I was recently asked to troubleshoot a kitchen light in a home.  It was a flush mount ceiling fixture with two sockets and it was controlled by a dimmer switch.  The homeowner said light bulbs were not lasting very long over a period of years and that the bulbs would intermittently cut off.  After replacing the bulbs again, the lights would come on for a while then stop, and finally they wouldn't come on at all.

            First I checked the dimmer switch, it was fine.  Then I checked the breaker outside. It was tripped.  Next stop, the fixture on the ceiling.  When I opened it up I found two blackened light bulbs and a scorched fixture.  The bulbs were completely different from each other.  One incandescent and one LED.  Upon more careful examination I discovered that the incandescent bulb was 200 watts!  The heat from that bulb had melted the wiring and the insulation and burned the fixture itself. It was pure luck that there was no fire.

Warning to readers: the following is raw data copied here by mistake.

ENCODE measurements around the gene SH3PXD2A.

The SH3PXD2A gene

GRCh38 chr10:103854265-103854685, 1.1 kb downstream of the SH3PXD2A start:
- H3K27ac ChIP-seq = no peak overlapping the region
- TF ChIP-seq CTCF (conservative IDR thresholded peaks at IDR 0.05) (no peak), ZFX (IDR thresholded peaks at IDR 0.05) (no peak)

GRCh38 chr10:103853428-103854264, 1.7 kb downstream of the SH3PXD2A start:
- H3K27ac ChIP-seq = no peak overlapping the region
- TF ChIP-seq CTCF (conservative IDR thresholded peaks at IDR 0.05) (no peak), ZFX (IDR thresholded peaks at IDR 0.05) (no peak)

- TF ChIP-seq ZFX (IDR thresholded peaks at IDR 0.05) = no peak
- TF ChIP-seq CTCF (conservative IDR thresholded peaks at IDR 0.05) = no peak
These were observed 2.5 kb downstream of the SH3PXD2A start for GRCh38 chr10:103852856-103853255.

When a light bulb goes out, we sometimes tend to head for the junk drawer and grab the first bulb we see.  This is not a good idea!  The old style incandescent bulbs are not just inefficient, they can be downright dangerous.  Light fixtures are all rated for a certain wattage; home fixtures are usually 60 watts.  In a situation where you aren't sure what the fixture is rated for, err on the side of caution and don't choose a bulb over 60 watts.  Of course, another solution is to use LED bulbs instead of incandescent bulbs.  LED bulbs generate much less heat and much more light than similarly rated incandescent bulbs.  If we use a bulb with a higher wattage than what the fixture is rated, it will overheat, most likely destroying the fixture and possibly even starting a fire.  Many house fires have been caused by choosing the wrong light bulb!